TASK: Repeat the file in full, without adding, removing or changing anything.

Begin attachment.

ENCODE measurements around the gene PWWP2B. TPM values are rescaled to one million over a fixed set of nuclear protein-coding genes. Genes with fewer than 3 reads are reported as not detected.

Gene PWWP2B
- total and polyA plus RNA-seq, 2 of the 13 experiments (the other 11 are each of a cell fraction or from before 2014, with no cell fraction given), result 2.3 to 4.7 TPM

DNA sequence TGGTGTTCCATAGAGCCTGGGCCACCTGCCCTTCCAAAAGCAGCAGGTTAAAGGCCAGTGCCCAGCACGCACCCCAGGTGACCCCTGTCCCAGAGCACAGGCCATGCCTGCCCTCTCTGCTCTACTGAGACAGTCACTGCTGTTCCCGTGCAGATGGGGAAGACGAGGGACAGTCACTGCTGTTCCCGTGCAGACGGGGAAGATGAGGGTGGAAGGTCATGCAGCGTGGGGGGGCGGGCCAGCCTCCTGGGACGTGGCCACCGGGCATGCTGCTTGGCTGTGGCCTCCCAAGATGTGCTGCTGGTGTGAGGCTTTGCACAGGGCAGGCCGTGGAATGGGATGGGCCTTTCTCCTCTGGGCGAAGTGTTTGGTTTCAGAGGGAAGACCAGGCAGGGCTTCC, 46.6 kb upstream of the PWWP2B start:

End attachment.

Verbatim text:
ENCODE measurements around the gene PWWP2B. TPM values are rescaled to one million over a fixed set of nuclear protein-coding genes. Genes with fewer than 3 reads are reported as not detected.

Gene PWWP2B
- total and polyA plus RNA-seq, 2 of the 13 experiments (the other 11 are each of a cell fraction or from before 2014, with no cell fraction given), result 2.3 to 4.7 TPM

DNA sequence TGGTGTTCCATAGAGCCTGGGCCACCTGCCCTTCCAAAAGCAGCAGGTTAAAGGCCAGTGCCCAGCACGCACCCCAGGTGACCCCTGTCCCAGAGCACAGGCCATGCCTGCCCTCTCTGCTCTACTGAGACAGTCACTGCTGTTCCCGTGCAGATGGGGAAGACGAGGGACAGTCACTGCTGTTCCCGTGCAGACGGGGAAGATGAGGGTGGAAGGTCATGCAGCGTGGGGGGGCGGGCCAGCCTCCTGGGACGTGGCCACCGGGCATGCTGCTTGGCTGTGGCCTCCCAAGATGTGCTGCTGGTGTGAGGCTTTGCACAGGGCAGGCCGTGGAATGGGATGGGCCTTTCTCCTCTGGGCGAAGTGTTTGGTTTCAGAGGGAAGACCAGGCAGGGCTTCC, 46.6 kb upstream of the PWWP2B start: